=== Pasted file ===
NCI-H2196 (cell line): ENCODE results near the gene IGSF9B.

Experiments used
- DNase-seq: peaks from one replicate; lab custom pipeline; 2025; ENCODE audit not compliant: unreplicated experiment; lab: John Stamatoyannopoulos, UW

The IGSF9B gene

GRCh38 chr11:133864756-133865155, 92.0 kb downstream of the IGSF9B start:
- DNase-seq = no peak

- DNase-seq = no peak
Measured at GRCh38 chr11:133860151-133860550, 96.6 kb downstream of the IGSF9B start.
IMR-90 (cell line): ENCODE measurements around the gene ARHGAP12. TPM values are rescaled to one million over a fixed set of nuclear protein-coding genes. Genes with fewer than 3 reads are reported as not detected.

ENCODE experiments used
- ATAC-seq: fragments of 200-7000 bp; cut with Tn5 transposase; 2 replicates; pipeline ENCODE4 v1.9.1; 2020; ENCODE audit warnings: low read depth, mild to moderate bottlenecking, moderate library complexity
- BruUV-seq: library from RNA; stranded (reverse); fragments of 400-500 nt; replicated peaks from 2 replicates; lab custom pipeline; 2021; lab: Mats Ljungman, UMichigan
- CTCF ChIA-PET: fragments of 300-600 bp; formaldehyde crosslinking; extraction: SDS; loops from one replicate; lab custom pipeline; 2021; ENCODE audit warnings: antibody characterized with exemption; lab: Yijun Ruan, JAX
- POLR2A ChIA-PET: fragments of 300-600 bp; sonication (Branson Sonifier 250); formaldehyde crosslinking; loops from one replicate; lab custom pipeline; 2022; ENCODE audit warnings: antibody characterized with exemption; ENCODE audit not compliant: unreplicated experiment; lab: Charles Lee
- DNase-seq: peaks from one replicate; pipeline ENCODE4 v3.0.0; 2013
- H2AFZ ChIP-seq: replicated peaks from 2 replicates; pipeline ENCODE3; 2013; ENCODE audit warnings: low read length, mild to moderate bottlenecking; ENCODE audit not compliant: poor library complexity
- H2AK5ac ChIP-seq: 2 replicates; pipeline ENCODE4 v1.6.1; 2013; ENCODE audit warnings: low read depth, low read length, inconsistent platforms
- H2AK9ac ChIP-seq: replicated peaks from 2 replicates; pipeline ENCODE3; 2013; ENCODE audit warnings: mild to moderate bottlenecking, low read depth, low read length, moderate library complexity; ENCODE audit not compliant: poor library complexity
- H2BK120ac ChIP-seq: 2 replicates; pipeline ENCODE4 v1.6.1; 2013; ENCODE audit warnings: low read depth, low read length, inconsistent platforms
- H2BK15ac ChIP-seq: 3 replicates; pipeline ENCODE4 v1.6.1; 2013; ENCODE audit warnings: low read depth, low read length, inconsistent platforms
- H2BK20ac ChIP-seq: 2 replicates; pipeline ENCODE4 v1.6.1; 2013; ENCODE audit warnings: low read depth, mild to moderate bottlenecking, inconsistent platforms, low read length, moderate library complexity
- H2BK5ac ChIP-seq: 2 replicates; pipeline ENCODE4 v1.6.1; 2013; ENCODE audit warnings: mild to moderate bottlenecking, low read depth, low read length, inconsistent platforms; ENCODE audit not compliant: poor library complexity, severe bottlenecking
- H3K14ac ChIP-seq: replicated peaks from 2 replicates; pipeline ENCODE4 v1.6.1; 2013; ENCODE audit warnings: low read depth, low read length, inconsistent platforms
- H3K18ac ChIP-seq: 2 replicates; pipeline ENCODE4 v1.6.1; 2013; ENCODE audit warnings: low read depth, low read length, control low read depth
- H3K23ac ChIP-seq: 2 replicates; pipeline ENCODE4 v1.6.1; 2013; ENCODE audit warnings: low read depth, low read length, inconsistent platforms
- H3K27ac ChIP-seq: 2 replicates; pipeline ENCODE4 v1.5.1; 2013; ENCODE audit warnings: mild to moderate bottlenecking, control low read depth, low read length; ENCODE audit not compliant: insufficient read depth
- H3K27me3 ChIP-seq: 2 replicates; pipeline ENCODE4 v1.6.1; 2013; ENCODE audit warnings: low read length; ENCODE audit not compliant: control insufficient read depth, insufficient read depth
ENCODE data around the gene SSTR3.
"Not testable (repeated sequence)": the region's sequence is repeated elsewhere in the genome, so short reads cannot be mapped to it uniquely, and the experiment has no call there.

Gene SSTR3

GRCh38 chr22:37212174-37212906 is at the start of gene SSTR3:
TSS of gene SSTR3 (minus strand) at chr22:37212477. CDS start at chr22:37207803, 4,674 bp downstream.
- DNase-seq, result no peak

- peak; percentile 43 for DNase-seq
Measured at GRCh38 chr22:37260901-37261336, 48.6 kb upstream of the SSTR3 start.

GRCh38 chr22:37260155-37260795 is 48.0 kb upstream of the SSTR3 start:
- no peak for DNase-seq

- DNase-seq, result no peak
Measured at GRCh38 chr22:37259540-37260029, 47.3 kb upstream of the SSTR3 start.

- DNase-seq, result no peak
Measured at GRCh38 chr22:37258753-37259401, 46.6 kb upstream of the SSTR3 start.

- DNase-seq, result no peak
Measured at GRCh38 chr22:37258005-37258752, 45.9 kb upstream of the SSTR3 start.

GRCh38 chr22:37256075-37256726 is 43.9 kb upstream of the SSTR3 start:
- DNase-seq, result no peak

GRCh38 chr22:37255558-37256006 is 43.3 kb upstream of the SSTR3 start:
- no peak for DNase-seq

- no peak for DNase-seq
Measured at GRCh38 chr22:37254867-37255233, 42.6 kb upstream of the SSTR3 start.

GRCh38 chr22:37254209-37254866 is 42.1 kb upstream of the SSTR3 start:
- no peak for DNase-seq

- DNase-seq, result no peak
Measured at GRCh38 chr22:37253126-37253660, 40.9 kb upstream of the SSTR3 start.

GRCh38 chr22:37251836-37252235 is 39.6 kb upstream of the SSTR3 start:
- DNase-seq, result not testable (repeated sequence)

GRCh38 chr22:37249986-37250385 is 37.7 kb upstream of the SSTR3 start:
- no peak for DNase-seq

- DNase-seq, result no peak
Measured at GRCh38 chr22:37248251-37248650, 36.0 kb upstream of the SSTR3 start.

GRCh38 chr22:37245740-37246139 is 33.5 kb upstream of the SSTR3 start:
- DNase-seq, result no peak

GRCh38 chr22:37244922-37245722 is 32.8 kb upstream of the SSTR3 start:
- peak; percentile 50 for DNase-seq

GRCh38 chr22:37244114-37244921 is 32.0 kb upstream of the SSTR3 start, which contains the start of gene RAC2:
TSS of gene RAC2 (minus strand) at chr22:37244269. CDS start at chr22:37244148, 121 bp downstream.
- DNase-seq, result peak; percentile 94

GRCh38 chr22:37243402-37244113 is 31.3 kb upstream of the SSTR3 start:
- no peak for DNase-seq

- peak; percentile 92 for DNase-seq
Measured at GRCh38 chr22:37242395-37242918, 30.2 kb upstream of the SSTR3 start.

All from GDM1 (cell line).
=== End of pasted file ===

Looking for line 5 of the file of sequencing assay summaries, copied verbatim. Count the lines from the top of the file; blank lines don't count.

GRCh38 chr11:133864756-133865155, 92.0 kb downstream of the IGSF9B start: